The Eötvös experiment has been taken as basis for metric theories of gravity and particularly for the general theory of relativity (GTR), which assumes that gravitational and inertial masses are identical. We highlight the fact that, unlike the long lasting and reigning belief, the setup by Eötvös experiments and its follow-ups serve to demonstrate no more than a mere linear proportionality between said masses, and not ineludibly their exclusive equality. So much so that, as one distinct framework, Yarman–Arik–Kholmetskii (YARK) gravitation theory, where a purely metric approach is not aimed, makes the identity between inertial and gravitational masses no longer imperative while still remaining in full conformance with the result of the Eötvös experiment, as well as that of free fall experiments. It is further shown that Eötvös experiment deprives us of any knowledge concerning the determination of the proportionality coefficient coming into play. Henceforward, the Eötvös experiment and its follow-ups cannot be taken as a rigorous foundation for GTR. In this respect, we suggest a crucial test of the equality of gravitational and inertial masses via the comparison of the oscillation periods of two pendulums with different arm lengths, where the deviation of the predictions by GTR and by YARK theory represents a measurable value.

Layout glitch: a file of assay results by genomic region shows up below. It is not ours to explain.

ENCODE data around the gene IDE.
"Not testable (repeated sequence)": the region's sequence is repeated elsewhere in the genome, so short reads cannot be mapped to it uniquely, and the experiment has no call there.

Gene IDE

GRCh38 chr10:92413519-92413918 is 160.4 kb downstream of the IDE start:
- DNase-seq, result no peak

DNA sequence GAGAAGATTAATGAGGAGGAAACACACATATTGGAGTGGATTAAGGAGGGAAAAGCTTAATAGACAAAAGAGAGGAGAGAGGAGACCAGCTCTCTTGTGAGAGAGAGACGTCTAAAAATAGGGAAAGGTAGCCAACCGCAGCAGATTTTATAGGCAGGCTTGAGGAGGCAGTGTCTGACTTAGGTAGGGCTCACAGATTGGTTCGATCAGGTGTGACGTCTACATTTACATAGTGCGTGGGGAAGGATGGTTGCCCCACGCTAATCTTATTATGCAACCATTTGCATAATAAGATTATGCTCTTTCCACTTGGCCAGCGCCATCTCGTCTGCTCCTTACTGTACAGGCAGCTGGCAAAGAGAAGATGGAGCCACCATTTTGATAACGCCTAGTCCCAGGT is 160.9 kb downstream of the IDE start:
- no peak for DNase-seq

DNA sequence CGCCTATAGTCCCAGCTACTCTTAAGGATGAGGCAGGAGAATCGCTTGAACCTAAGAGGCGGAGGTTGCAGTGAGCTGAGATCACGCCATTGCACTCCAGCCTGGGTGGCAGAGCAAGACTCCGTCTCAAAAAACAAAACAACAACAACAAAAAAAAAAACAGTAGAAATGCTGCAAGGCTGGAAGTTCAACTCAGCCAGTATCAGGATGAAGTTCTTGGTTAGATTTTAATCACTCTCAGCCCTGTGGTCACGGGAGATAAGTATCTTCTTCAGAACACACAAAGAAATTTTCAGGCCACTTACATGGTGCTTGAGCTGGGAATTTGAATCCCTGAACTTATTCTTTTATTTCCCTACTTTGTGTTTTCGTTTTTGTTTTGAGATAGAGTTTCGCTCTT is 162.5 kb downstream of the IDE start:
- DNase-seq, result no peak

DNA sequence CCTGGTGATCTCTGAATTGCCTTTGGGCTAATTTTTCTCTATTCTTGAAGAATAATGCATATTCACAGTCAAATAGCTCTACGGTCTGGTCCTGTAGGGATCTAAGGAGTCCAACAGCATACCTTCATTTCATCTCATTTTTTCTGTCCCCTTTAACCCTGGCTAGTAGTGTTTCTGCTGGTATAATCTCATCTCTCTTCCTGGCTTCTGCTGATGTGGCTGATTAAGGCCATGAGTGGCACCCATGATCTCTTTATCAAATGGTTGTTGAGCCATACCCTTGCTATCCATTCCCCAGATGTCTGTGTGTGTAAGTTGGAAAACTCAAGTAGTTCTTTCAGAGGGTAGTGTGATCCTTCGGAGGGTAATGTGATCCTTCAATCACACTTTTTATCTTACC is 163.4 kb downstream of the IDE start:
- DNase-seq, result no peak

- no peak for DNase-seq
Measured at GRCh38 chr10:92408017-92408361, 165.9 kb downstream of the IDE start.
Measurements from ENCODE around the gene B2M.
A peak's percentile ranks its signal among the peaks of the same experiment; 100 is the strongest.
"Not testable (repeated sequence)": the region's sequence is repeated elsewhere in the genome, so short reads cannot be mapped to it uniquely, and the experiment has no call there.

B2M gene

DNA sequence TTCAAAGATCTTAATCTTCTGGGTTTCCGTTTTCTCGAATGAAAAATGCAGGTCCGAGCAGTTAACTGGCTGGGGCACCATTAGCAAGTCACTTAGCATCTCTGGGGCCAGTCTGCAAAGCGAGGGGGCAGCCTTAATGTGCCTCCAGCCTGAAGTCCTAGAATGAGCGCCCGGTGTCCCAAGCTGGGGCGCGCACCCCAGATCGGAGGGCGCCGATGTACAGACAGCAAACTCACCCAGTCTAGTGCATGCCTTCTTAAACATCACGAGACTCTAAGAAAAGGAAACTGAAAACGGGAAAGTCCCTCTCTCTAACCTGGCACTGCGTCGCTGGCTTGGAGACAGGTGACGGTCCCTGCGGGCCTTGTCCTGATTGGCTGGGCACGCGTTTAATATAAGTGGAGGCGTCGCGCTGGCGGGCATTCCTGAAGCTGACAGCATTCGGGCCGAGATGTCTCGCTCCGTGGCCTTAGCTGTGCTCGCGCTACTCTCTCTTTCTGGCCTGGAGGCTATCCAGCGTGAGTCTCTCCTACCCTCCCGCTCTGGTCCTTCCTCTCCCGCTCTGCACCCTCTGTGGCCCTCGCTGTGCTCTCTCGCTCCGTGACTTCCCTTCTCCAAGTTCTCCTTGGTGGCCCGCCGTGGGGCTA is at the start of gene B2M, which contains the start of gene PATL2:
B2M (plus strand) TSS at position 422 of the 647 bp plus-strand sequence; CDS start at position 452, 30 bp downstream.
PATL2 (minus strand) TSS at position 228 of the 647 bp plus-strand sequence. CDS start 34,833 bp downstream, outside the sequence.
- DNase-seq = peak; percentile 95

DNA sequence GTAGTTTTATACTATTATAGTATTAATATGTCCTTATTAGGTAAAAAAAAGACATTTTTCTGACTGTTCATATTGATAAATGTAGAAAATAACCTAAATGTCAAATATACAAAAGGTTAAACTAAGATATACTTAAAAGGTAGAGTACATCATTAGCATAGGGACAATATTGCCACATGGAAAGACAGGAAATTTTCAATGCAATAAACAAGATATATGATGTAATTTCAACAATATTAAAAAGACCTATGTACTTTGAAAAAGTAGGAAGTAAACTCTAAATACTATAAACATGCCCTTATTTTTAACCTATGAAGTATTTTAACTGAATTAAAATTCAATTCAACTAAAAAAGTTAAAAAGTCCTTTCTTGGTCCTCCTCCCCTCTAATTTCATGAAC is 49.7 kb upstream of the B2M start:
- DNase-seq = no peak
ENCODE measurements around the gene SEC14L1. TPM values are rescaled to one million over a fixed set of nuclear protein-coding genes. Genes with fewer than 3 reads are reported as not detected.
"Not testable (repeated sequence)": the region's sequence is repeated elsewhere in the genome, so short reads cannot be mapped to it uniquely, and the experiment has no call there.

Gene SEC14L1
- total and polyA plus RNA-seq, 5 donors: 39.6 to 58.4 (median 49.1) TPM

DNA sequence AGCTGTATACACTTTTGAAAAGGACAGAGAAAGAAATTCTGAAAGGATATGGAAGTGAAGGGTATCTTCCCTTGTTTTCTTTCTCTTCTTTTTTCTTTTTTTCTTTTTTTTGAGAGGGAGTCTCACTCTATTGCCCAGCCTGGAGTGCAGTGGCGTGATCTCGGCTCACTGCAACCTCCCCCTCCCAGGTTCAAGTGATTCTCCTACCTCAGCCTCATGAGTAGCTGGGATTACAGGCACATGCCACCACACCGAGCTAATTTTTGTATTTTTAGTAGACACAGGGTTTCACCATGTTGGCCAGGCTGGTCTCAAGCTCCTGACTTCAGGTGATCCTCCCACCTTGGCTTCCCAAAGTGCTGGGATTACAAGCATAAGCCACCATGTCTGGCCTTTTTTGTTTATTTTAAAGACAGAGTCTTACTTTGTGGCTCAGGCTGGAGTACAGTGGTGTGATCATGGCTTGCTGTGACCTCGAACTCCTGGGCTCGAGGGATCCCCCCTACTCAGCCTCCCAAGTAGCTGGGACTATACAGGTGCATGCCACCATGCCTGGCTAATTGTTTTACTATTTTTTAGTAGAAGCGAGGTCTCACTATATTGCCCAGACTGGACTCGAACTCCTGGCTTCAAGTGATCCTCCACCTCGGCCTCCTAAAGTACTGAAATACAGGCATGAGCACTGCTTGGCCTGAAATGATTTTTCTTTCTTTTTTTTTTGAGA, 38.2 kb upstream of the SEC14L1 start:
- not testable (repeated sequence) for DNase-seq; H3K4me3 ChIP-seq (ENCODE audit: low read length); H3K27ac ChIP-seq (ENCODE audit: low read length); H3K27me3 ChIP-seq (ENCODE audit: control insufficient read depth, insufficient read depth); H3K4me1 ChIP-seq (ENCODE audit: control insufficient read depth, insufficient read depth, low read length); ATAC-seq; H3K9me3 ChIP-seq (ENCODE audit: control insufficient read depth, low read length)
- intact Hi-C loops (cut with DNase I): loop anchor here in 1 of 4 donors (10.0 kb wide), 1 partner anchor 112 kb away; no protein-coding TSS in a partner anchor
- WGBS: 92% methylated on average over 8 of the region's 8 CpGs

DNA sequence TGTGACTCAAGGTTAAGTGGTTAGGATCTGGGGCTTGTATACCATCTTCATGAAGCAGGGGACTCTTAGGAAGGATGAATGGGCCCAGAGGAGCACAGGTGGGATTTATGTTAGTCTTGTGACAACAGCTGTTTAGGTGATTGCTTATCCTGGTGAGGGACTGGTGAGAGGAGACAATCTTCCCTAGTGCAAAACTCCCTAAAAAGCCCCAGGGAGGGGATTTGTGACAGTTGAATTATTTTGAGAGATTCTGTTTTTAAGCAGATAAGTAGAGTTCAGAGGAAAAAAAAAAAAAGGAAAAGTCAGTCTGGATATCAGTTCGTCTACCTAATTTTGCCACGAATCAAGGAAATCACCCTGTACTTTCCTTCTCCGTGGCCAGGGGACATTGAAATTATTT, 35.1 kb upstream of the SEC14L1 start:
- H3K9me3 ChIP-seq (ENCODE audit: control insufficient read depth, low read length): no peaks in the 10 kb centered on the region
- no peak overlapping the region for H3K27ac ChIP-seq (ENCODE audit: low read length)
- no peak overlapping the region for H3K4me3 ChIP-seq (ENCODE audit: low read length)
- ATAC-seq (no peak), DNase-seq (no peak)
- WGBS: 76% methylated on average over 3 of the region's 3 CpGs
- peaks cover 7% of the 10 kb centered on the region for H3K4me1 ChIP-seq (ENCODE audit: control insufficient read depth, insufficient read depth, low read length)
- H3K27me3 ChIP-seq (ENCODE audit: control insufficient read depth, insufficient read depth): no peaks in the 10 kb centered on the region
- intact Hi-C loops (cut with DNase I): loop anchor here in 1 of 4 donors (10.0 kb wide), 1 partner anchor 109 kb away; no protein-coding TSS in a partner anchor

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[v1] 2018-06-20 03:23:59
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